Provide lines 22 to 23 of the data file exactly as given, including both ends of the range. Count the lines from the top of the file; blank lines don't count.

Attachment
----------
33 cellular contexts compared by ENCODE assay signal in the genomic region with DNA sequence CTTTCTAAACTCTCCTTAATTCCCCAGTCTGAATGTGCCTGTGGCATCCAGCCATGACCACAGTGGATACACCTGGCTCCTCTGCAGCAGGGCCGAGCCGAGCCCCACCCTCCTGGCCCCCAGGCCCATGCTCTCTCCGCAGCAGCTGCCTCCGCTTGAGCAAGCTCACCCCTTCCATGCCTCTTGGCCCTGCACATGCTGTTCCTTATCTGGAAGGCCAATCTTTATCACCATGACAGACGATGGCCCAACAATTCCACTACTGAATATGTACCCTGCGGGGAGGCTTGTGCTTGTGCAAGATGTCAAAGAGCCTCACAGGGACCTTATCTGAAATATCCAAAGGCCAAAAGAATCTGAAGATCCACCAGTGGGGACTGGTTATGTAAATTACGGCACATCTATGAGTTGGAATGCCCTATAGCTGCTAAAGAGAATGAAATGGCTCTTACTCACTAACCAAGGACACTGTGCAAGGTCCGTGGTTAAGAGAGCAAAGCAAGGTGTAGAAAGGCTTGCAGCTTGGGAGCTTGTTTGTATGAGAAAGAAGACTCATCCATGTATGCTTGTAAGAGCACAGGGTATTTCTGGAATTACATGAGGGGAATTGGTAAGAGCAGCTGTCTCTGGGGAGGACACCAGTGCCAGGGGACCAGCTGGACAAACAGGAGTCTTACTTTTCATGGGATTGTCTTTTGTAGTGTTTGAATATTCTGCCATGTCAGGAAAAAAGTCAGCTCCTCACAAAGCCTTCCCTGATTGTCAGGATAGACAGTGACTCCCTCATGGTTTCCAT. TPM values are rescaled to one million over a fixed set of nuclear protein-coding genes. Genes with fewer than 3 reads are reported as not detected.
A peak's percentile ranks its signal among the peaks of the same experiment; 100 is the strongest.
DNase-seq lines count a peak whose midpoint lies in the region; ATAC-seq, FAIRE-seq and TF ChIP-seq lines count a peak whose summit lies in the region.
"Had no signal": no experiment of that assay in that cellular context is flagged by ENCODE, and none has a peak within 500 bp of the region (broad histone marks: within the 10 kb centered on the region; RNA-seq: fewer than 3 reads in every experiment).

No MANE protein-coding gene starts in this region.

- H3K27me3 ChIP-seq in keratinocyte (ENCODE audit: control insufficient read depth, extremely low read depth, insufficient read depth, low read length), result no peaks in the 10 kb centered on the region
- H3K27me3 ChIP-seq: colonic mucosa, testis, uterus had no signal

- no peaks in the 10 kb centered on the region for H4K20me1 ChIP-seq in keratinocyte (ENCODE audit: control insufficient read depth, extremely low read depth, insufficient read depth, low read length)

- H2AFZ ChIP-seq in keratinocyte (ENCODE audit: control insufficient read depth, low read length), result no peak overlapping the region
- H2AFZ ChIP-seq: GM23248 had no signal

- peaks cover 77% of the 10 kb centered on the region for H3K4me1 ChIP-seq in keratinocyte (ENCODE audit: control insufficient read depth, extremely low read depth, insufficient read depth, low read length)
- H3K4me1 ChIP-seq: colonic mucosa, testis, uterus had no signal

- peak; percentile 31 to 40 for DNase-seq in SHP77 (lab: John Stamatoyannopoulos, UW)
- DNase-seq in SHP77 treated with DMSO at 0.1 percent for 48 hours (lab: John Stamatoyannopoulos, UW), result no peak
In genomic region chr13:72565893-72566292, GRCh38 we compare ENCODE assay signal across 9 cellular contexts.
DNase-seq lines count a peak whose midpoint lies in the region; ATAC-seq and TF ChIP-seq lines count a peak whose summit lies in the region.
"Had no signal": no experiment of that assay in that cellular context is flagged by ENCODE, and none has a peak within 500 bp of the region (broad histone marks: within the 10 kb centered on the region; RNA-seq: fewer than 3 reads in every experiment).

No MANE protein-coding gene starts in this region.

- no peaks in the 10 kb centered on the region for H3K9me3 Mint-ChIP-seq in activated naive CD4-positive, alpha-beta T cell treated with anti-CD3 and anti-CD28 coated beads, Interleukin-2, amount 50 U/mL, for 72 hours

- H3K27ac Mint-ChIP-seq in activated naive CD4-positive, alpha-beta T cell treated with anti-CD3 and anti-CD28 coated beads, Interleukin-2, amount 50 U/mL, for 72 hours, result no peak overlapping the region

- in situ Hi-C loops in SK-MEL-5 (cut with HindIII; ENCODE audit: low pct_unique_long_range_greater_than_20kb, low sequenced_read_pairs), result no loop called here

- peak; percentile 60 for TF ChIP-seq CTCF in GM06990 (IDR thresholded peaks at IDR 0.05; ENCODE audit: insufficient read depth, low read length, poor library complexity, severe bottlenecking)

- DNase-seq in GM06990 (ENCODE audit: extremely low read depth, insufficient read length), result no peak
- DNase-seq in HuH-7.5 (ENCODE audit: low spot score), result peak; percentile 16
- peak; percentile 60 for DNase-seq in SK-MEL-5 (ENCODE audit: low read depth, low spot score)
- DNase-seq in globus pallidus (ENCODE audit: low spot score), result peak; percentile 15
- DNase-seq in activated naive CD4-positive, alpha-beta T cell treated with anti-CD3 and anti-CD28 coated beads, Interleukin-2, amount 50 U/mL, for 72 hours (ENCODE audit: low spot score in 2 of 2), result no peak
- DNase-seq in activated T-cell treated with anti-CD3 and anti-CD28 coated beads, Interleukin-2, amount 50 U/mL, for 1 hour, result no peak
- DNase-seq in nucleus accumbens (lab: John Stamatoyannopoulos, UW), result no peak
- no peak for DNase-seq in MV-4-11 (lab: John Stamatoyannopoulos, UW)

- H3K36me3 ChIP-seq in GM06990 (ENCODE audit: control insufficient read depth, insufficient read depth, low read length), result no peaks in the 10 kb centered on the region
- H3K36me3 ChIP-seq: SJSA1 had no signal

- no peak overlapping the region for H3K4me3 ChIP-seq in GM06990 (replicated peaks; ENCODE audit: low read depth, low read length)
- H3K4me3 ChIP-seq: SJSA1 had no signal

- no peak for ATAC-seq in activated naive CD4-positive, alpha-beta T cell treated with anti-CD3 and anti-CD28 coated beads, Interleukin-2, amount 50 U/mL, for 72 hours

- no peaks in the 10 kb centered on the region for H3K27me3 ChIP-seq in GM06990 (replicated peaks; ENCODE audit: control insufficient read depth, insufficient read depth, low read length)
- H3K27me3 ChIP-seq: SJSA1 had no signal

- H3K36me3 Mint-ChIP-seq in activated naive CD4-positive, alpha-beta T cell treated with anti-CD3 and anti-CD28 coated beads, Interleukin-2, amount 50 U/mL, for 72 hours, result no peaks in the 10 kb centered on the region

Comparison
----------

- peak; percentile 60 for TF ChIP-seq CTCF in GM06990 (IDR thresholded peaks at IDR 0.05; ENCODE audit: insufficient read depth, low read length, poor library complexity, severe bottlenecking)

- DNase-seq in GM06990 (ENCODE audit: extremely low read depth, insufficient read length), result no peak